Start-up Loans programme
“When I left Dragon’s Den I thought about my experience there and realised that I had met around 1000 entrepreneurs. Of the 1000 entrepreneurs, 900 would never make it,” says Caan who was interviewed recently for the latest TELL series by Jane Khedair, Executive Director of LBS’s Institute of Entrepreneurship and Private Capital (IEPC).
“What occurred to me is that people do not know what they don’t know and leaving Dragon’s Den inspired me to write a book. It was effectively a book which was about how not to start a business”.
Titled, Start Your Business in 7 Days: Turn Your Idea Into a Life-Changing Success, Caan wrote the book from the working principle that God had created the world in seven days, “and I wanted to show people how to start their own business within the same amount of time”.
“I wanted to tell people something about themselves, as would-be entrepreneurs and get them to be aware of what they don’t know, and what they need to avoid,” says Caan.
The book became a best seller. The late David Young, Baron Young of Graffham, the Former Secretary of State for Business, Energy and Industrial Strategy, read the book, “really liked it” and mentioned it to Prime Minister Cameron.
Caan was then summoned to No.10 to meet with Cameron, learning that in the UK, a long-term, 20-year forecast revealed that Britain needed to become a more entrepreneurial society because if it failed to adapt and change, there would be a serious shortfall in jobs. However, one very real job was on offer in the here and now – to be the mandarin of the Start-up Loans programme.
What followed hovered between a Grand-Guignol drama, and Whitehall farce. With no salary, no office, and no expenses, yet with a £1bn budget on offer for new businesses, Mr Caan was being offered the job of leading the scheme. He was expected to interview thousands of people, build a support network and galvanise entrepreneurship across the British Isles. Of course, he accepted the role. And with 100,000 British small businesses having benefited from government-backed Start-Up Loans, it has been an evident success.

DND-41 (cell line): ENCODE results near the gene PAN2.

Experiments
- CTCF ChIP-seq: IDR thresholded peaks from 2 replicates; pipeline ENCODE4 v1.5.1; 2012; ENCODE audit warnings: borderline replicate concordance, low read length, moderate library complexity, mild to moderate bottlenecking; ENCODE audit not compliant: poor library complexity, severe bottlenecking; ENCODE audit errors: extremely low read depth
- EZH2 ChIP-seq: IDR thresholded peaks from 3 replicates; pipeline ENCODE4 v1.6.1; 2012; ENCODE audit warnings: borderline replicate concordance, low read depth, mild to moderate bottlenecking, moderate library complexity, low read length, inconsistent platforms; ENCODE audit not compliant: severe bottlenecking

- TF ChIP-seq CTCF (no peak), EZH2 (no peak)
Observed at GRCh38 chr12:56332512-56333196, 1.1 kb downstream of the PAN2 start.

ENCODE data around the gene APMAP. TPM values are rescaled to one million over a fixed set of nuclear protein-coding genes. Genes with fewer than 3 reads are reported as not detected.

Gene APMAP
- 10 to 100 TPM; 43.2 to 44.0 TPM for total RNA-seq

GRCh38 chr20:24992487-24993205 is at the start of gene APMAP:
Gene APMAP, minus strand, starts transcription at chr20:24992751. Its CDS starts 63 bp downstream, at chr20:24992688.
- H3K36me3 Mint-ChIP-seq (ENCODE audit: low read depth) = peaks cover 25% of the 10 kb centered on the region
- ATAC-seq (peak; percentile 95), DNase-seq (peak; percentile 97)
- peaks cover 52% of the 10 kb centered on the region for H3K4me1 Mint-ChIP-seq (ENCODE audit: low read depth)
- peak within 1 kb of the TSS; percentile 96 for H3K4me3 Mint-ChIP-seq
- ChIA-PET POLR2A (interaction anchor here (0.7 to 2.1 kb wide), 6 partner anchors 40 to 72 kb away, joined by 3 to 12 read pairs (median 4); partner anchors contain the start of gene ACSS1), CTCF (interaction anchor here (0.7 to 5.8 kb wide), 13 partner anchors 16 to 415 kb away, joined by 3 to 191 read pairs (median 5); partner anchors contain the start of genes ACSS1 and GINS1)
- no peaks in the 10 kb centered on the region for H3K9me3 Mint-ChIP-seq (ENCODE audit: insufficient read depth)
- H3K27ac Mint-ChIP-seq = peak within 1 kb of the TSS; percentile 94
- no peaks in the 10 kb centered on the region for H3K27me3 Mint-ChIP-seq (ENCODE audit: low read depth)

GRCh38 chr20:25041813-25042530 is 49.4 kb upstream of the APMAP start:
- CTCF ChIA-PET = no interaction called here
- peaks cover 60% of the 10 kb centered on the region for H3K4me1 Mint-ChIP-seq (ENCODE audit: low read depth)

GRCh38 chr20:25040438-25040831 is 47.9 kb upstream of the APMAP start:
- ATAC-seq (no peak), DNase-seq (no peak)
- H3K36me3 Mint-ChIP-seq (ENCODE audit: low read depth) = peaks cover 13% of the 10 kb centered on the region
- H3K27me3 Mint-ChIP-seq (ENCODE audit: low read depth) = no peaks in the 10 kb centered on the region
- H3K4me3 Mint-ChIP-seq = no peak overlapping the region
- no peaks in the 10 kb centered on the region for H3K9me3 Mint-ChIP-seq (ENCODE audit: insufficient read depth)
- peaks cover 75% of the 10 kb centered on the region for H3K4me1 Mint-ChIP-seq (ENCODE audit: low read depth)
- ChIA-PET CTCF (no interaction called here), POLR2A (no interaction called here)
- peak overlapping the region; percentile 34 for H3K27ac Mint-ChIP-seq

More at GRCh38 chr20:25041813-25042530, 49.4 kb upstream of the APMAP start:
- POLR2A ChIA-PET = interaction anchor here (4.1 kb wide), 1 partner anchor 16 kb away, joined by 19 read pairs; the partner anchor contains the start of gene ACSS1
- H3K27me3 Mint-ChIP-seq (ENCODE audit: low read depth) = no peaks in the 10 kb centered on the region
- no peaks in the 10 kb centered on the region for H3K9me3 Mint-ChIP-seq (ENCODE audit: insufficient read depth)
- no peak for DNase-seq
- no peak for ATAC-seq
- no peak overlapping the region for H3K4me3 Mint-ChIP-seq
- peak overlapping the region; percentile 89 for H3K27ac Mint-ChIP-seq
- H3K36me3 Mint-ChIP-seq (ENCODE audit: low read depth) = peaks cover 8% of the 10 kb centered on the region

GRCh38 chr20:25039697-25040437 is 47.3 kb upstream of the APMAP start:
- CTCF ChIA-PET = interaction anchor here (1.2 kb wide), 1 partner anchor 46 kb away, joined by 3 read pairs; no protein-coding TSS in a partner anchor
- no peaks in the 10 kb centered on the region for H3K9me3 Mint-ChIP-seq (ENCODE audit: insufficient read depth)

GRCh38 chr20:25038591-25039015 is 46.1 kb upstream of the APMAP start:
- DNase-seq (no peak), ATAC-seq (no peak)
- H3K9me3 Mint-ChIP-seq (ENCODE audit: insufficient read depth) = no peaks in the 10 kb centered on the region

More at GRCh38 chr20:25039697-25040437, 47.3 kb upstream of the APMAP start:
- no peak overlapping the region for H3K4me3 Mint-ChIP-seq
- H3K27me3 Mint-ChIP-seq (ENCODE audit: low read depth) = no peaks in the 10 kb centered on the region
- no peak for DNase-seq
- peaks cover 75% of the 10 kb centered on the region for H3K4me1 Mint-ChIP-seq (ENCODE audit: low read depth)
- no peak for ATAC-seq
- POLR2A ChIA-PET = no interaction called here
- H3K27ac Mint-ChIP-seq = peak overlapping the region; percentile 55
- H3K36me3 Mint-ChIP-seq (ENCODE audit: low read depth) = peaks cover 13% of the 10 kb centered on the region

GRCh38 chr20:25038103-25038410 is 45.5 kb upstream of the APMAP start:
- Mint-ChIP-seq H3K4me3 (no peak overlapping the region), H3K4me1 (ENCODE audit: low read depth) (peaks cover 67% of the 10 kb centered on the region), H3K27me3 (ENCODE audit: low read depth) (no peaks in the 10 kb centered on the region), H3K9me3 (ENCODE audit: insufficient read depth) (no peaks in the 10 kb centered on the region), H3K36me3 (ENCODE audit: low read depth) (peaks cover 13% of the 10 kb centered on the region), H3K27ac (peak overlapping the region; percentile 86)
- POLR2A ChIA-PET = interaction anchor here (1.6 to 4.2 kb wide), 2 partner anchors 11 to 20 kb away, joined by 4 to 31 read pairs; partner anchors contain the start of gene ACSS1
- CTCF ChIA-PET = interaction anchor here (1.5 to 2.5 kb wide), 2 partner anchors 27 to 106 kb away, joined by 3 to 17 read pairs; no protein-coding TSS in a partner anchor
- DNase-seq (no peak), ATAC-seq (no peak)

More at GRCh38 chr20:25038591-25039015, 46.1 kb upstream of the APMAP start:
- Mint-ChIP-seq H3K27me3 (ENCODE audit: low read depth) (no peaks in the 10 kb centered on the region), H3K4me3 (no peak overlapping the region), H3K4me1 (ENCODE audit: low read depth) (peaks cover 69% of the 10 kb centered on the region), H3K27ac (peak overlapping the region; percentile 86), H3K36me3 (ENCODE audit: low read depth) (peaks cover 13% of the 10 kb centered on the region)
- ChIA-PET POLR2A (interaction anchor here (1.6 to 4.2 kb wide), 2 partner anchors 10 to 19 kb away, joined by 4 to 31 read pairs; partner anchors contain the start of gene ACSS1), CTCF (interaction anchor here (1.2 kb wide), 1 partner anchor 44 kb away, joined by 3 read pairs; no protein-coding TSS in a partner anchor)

The finale, but not the very end
The story, as they say in books, does not end there.
In 2013, Caan launched an annual competition to find the UK’s next recruitment stars, offering mentoring as well as capital, and in 2014 he gained the title of one of the top LinkedIn Influencers, more influential than Barack Obama, for his blogs about career advice and tips for small business owners.
In the 2015 New Year Honours List Caan was awarded a CBE from the Queen in recognition of his services to entrepreneurship, combined with his charitable work.
Not bad, certainly not for a lad who used to model leather jackets made in his dad’s factory in order to make sales and who left school at 16 without qualifications!
Lessons in business from James Caan:
- Only start a business in a sector that you know;
- Backing good people is more important than backing a good idea as it’s all down to execution
- Know your strengths: delegate and hire the best;
- Know your numbers and evaluate your risk;
- Go for win-win;
- Start small and enjoy your success!